Many years ago, a close friend was accused of sexual harassment by a co-worker.  My buddy was a well-compensated executive for a Fortune 500 company where the division he led had exceeded its goals for several years running and he was on the corporate ‘fast-track.’  Then came the accusation.  Now, to be clear, I wasn’t present at the time the women accused him of sexually harassing her and have only my friend’s account of what occurred.  However, knowing what do about my friend, I cannot imagine him, under any circumstances, making any type of harassing comment.

Shortly after the incident my buddy informed me, he was entertaining offers with several other firms, which came as a bit of a surprise with me considering how highly regarded he was within his company.  However, being somewhat of a superstar within his own industry he was continuously pursued by head-hunters but chose to stay with his current company for a variety of reasons, including generous stock options.

So, when Nick told me he was ‘looking,’ I asked him if the “heavies” had come down on him from corporate and he said “No, not in the least, most of them know me well enough to know this is bogus.”  So, I asked him why he was thinking of leaving the company.  He said, “Butch, the accusation was made, and the stain is indelible, it’s like being accused of being a child molester, regardless of the facts once you’re accused that patina stays with you, and my reputation within the company has been irretrievably damaged.”

Fast-forward to April 25th, 2022, when the Kiel Area (Wisconsin) School Board accused three eighth-grade boys of sexual harassment for something called “mis-pronouning” and launched a Title IX investigation.  (Re-read the last sentence in case you missed it, it’s not “mis-pronouncing”, with a ‘c,’ the word is “pro-NOUNing.”)  Yup, these three hooligans committed the unspeakable crime of using the pronoun “her” to refer to a classmate who wanted to be called “them.”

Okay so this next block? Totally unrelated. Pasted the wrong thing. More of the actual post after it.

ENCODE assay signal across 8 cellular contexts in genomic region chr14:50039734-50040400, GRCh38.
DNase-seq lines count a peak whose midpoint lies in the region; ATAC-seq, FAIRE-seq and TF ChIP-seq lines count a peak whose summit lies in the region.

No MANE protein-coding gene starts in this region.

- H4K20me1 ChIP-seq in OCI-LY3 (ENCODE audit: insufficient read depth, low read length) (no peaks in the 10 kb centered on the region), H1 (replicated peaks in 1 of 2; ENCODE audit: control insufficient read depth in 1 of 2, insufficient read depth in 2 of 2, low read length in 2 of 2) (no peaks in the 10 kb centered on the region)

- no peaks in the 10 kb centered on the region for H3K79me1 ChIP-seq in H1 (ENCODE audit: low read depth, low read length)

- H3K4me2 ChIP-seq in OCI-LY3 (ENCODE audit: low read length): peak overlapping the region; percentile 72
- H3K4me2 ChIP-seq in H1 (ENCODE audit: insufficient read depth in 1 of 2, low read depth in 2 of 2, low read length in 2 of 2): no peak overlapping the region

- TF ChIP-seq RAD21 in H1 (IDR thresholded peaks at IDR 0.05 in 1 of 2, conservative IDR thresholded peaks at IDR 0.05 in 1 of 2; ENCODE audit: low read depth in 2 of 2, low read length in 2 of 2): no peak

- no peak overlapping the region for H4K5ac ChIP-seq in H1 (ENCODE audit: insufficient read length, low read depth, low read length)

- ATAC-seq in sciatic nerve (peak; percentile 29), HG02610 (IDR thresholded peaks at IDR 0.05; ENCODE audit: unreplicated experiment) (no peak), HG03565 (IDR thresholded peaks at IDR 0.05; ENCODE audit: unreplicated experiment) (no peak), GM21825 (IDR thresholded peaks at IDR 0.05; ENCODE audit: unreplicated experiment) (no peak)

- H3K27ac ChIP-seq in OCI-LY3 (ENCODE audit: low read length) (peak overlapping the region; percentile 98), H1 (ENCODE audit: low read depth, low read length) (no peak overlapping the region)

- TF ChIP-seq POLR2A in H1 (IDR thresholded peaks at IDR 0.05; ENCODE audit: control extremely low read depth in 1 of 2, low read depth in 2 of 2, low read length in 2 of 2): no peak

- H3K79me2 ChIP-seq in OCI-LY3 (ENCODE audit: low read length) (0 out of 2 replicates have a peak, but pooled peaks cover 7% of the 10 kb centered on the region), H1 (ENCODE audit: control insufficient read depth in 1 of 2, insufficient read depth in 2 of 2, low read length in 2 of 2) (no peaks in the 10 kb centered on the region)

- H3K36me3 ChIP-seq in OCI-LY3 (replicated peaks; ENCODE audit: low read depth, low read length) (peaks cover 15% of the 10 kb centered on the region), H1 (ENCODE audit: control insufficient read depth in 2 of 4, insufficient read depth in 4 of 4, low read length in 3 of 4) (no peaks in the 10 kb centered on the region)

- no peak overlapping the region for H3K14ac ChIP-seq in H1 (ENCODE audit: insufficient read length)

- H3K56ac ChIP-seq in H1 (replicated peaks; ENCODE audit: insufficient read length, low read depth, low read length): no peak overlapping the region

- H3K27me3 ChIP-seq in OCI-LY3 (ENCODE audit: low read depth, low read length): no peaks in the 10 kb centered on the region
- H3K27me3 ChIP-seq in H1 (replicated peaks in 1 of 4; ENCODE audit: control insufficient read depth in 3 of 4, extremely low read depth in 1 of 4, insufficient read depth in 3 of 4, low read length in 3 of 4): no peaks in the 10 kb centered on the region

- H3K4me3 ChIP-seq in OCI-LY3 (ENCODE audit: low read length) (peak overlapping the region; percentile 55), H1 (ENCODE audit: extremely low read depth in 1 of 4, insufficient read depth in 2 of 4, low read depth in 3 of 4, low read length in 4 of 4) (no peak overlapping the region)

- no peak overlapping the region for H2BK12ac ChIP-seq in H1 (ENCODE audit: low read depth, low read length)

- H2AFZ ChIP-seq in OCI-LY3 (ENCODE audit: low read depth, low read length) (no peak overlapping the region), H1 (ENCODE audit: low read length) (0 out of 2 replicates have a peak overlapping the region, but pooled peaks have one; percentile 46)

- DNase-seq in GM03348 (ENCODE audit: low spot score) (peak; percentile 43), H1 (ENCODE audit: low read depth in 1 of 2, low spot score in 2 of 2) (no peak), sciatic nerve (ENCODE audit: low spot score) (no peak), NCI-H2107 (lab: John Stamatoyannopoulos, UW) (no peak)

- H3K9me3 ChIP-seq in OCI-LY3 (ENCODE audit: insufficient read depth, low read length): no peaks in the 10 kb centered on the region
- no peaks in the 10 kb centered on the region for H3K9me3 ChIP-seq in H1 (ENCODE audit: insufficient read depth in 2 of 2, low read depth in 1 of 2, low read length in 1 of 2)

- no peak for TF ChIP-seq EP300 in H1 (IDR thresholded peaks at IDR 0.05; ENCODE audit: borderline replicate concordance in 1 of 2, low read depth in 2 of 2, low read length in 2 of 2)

For those unfamiliar, Title IX is the commonly used name for the federal civil rights law that was passed as part of the Education Amendments of 1972.  It prohibits sex-based discrimination in any school or any other education program that receives funding from the federal government.  For most people, a “Title IX investigation” calls to mind allegations of rape, groping, unwanted sexual advances, or a pervasive pattern of verbal abuse.  But apparently, the Kiel Area School District in Wisconsin has uncovered a new form of sexual harassment—using the wrong pronoun!

I did a bit of fact-checking and could not find the crime of “mis-pronouning” in the Wisconsin statutes nor in the U.S. code.  Nonetheless, fairness compels us to ask if this “crime” resembles the egregious aggression that is normally associated with sexual harassment.  And for those who haven’t read it, to be in violation of Title IX, the offending individual(s) conduct must be, “…so severe, pervasive, and objectively offensive that it effectively denies a person equal access to education.”  Obviously, the school board felt that calling someone she instead of they denied the young woman, i.e., the non-binary “they” equal access to education

It’s doubtful such a charge would stand the test of the legal system, but in today’s woke world, the mere fact of being accused of such a heinous crime is tantamount to guilt, and such a charge, as ridiculous as it is, could do lasting damage to these boys’ reputations.

Unfortunately, many schools are now pushing students to use preferred pronouns.  However, there is another school of thought that believes when we combine a school environment where a young person can achieve status and popularity by declaring a trans identity, with the teenage temptation to stick it to mom & dad and then add the intoxicating influence of social media where trans activists push the idea that identifying as trans will cure a teen’s problems, what we get is a fast-spreading social contagion.

To be clear, gender dysphoria is real (although the LGBTQ community abhors the term dysphoria) but it’s also true are few studies that conclusively define any aspect of subject.  (As a sidebar, in doing my own research, I could not find a single peer reviewed study on the subject – none, zero, zilch, nada.

Now considering that one of the prime responsibilities of educators is to provide guidance and advice to students on social matters, one would think (and hope) that a school board would put the interests of its students ahead of ideology and refrain from arbitrarily imposing a penalty for an “infraction” predicated on fashion rather than fact; a charge that could adversely affect these 13-year-olds for life should the term “accused of sexual harassment” ever appear anywhere on their school records.

Just something to think about…

Quote of the day: “The best apology against false accusers is silence and sufferance, and honest deeds set against dishonest words.”—John Milton